which is secured in the socket or receiver 30 after a strip of paperZ-d has been wrapped around it to form the paper shell, so that the tube or cylinder 30 may be withdrawn, leaving the coins in the paper shells. This expedient constitutes a convenient means of forming the paper shells by hand.
Having thus described my invention, what I claim as new therein, and desire to secure by Letters Patent, is
1". In a machine for the purpose described,
the combination of a longitudinally-reciprocatory slide having a number of coin-apertures arranged in line longitudinally thereof, an apertured support for said slide for receiving the coins successively from said apertures in the slide, and an upright chute for the coins arranged over said slide with its lower end contiguous to the-face thereof and in line with the apertures therein.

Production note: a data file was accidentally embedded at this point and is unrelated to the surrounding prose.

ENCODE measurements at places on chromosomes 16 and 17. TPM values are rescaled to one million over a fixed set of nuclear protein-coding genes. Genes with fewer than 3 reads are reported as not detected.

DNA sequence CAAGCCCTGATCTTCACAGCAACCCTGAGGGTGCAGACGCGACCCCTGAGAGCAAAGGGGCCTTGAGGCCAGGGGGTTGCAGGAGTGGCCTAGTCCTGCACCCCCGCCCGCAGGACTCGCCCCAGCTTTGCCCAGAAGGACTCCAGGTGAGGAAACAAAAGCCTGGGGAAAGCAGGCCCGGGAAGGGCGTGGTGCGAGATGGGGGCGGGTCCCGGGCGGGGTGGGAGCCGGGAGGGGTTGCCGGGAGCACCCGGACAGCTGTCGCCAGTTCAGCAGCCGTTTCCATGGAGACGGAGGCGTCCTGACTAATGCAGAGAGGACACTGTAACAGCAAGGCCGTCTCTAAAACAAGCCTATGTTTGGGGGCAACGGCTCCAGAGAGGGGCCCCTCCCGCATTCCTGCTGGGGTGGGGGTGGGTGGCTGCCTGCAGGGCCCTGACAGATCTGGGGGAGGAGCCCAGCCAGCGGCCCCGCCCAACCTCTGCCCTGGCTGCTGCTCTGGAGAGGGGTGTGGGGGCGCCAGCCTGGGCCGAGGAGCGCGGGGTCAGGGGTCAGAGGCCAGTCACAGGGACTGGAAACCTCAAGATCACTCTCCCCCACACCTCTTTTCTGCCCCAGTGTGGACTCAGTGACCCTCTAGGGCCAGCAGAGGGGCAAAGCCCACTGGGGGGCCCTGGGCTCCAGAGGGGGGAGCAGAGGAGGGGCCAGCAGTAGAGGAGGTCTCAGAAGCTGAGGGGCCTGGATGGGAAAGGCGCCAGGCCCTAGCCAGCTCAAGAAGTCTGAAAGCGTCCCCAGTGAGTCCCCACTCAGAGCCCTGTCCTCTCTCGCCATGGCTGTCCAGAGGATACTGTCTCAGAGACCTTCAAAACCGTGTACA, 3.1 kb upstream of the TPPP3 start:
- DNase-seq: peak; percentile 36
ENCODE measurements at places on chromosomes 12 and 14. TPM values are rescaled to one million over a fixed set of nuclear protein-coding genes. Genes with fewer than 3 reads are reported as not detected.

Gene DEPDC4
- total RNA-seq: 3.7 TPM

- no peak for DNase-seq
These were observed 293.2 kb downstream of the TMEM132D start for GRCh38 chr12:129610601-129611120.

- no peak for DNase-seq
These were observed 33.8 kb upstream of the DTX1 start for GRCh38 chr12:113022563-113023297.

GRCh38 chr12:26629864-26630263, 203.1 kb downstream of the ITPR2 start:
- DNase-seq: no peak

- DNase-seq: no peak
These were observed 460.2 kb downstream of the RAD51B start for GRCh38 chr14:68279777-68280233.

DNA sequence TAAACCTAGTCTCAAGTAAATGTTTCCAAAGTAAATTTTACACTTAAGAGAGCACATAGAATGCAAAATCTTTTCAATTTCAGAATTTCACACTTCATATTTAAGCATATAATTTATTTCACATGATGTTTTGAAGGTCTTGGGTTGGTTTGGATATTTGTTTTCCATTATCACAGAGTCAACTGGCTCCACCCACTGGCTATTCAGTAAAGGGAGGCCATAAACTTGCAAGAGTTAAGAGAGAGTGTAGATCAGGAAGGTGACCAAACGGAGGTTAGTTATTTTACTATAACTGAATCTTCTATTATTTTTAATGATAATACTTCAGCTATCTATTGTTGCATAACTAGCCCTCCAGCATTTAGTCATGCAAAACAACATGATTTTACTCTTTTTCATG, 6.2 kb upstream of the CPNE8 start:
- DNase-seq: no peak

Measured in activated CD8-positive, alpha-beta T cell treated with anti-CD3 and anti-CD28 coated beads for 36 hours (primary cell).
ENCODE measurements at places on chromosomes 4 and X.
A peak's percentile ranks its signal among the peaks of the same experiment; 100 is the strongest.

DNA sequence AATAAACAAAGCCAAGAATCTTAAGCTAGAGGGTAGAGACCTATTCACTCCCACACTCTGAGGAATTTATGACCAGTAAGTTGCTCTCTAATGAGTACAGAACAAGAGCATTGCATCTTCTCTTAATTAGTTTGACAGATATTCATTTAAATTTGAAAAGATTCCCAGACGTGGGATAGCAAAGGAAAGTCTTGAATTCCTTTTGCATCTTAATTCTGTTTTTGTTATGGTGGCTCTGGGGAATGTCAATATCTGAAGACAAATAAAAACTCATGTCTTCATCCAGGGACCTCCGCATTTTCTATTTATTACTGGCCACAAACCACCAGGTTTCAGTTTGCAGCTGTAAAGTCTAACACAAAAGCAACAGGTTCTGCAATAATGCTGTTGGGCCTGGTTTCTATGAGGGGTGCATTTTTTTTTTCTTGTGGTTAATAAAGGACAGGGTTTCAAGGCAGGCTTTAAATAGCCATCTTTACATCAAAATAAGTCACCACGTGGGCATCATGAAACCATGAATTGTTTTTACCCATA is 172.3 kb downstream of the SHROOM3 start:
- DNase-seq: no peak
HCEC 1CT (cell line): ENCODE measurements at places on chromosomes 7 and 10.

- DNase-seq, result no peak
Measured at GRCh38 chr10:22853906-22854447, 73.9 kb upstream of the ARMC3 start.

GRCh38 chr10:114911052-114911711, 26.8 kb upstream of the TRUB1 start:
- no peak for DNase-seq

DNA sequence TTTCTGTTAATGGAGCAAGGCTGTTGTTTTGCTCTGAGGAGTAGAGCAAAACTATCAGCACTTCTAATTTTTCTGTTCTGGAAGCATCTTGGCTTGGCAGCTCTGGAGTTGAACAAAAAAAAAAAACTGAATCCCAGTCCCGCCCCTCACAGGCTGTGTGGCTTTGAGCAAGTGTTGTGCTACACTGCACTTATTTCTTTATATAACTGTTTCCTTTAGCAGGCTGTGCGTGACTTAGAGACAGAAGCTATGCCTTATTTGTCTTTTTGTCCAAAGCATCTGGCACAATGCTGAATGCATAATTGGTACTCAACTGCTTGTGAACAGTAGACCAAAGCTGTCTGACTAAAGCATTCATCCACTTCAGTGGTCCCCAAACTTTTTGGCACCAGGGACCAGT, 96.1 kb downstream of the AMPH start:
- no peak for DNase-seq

2. In a machine for the-purpose described, the combination of a longitudinally-reciprocatory slide provided with a number of coin apertures extending in rows, both lengthwise and transversely thereof, a row of coin-chutes equal in number to the apertures in the transverse rows of said slide, extending transversely of said slide and in line respectively with the longitudinal rows of apertures in said slide, a support for said slide and for the coins in the apertures therein, and means at the end of said support for receiving the coins from the row of coin-apertures, means below said slidev for holding the coins in the apertures therein until the apertures reach a certain point in the stroke of the slide, and means below the slide shiftable longitudinally thereof for holding receivers in register with the apertures in the slide when the'latter reach said point.